The founding of Frederick's Town between 1783 and 1785 was inextricably interwoven with the attempts of the LOYALISTS and their sympathizers to create a new province and a "haven for the King's friends" in British North America. Carefully planned ahead of this permanent settlement, Fredericton (named after Prince Frederick, second son of King George III) was to be their capital and the centrepiece of their new society.
In addition to assuming the seat of government with the creation of NEW BRUNSWICK in 1784, Fredericton was to become a British military headquarters, a centre of education and culture, and a stronghold for the Anglican Church. The capital was to take on an appropriately "aristocratic flavour" in contrast to the fledgling commercial entrepôt of SAINT JOHN, already distastefully dominated by "men in trade."
Prior to the arrival of the Loyalists, both the advantages and disadvantages of the future site of Frederick's Town had been realized by Native people and Acadians. The MALISEET recognized the value of the scenic alluvial plain that had formed at this central inland river junction. It marked the terminus of an important portage route from the MIRAMICHI RIVER and for several generations was the site of Maliseet camps and a burial ground.
The strategic advantages of Ste Anne's Point (as it became known) were not developed, however, until 1691 when Governor Joseph Robinau de Villebon decided to establish the capital of ACADIA at the mouth of the Nashwaak River, opposite the alluvial plain. The site afforded a fine deep-water anchorage on the main artery into the region, and it could be defended more easily from the attacks of the British or New Englanders than a location closer to the Bay of Fundy.
Yet by 1698 de Villebon had abandoned Fort Nashwaak. Eminently secure in wartime, in times of peace the site was too isolated from the main routes of trade, commerce and communication to do well economically. In the 1730s Acadian farmers established a settlement on the rich soils of the plain at Ste Anne's; but less than 20 years later they were described as "exceeding poor" and had "become half savage from neglect." The remnants of the settlement were swept aside by a New England raiding party in 1759, clearing the way for the Loyalists and their "design."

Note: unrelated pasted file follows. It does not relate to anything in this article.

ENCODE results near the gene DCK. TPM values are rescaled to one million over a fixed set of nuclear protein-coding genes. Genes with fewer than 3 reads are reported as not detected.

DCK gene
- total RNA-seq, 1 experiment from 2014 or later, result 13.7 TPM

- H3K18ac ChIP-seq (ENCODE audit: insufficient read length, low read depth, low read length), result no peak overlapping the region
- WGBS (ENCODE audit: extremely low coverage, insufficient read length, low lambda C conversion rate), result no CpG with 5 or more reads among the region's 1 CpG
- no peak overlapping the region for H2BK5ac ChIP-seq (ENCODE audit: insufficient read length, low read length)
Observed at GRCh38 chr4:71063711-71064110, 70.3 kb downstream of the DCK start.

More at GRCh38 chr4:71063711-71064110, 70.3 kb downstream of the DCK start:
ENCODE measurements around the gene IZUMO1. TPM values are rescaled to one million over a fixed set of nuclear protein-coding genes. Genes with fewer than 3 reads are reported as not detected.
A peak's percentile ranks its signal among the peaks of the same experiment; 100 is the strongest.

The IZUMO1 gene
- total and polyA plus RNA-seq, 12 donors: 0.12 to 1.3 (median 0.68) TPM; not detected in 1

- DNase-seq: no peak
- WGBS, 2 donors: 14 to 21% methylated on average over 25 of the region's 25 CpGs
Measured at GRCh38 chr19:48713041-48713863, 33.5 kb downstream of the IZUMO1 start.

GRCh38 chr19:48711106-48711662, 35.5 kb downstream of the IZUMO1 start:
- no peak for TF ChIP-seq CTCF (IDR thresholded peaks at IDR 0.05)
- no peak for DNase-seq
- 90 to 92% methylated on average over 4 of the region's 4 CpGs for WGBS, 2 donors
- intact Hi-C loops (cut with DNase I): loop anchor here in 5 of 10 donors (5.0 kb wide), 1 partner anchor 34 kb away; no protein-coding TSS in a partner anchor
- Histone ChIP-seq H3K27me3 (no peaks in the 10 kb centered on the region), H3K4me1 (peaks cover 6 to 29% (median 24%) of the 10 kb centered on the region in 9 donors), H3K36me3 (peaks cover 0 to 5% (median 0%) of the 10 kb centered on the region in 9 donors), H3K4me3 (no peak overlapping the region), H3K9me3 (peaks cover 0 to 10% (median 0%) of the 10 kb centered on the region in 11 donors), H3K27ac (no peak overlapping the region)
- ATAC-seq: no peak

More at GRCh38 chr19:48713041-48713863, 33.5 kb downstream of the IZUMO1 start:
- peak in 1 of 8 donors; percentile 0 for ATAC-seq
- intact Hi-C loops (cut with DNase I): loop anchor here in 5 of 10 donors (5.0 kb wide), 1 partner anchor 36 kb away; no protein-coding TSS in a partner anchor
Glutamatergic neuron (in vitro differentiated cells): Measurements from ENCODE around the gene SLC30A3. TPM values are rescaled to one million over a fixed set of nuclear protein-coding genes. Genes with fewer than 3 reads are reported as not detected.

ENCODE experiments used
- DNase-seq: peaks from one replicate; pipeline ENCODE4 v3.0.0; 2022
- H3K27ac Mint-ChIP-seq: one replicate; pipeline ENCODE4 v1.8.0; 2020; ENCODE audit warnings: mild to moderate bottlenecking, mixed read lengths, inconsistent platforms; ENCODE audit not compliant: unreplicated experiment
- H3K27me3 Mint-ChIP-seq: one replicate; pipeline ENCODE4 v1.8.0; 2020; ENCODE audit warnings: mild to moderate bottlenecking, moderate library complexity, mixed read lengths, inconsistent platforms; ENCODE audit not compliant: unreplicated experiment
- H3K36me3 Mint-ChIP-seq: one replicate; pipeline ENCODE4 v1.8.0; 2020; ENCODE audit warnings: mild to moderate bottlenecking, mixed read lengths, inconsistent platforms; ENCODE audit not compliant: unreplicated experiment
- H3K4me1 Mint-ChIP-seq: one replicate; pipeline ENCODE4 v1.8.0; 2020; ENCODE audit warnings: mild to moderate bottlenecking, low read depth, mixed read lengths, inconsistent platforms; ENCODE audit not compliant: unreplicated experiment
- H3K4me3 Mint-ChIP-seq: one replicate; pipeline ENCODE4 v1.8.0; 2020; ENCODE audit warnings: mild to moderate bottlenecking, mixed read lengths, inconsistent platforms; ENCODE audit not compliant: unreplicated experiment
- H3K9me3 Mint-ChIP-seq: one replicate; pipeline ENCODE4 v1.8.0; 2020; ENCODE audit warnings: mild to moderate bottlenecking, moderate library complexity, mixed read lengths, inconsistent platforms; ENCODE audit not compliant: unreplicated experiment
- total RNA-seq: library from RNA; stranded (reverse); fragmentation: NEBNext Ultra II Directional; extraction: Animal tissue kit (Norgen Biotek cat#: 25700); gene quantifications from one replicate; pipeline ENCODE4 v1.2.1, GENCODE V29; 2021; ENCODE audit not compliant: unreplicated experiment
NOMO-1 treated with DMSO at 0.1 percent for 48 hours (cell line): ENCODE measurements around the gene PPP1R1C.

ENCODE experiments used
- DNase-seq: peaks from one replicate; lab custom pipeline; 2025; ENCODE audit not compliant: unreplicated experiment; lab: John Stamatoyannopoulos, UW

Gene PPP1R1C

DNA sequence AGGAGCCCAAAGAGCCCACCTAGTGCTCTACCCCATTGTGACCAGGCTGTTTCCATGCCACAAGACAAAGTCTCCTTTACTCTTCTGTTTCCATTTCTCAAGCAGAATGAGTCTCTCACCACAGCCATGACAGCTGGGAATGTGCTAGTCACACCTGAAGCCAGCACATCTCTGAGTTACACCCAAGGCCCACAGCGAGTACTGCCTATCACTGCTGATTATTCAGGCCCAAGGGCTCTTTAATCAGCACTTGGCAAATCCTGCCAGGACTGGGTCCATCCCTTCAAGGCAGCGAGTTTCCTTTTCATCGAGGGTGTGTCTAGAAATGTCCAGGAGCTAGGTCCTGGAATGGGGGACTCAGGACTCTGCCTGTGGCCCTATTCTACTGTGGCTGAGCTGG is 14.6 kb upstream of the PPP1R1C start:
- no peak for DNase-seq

In the 200 years following 1783, Fredericton unfolded very much as its founders had hoped. In addition to its role as provincial capital, it became the shire town of York County (1785). Substantial pieces of land on the town plat were set aside for government, for a university, for the Anglican Church and for the military. King's College received a royal charter in 1828 and began to grow "up the hill," especially after the construction of a fine stone building that same year.
Equally grand stone barracks and a military compound grew in the centre of the town; and Bishop John MEDLEY's selection of the community as the site for CHRIST CHURCH CATHEDRAL in the newly created Anglican See of New Brunswick in 1845 was directly responsible for the elevation of Fredericton to city status in 1848. The magnificent cathedral was constructed from 1846 to 1853.
In time, modifications were made to the Loyalist design. King's College was reorganized into the nondenominational UNIVERSITY OF NEW BRUNSWICK in 1859, as Methodists and other nonconformists from Saint John and all corners of the province assailed Fredericton and its Anglican "establishment."
The British garrison left in 1869, shortly after the coming of CONFEDERATION, by which time Irish immigrants, Presbyterians and Catholics had altered the demographic and religious base. Lumbering, and to a lesser extent agriculture, plus Fredericton's role as a point of trans-shipment between the lower and upper Saint John River, brought prosperity throughout the century.
The city grew slowly - to only 7117 by 1901. In 1941 it still contained only 10 062 inhabitants. The immigrants brought diversity, divisions and community tensions, such as the "Orange-Green" riots in 1847; and there were less-violent political conflicts between the poorer Upper Towners and the more affluent, "established" Lower Towners over town clock, marketplace and wharf sites.
Yet a "gentleman-like" atmosphere prevailed in the city. Fredericton's genteel society was responsible for producing such literary figures as Bliss CARMAN and Sir Charles G.D. ROBERTS. In the 20th century, Max AITKEN donated a fine art gallery (BEAVERBROOK ART GALLERY) and The Playhouse, both in Lower Town, near Christ Church Cathedral and the legislative assembly.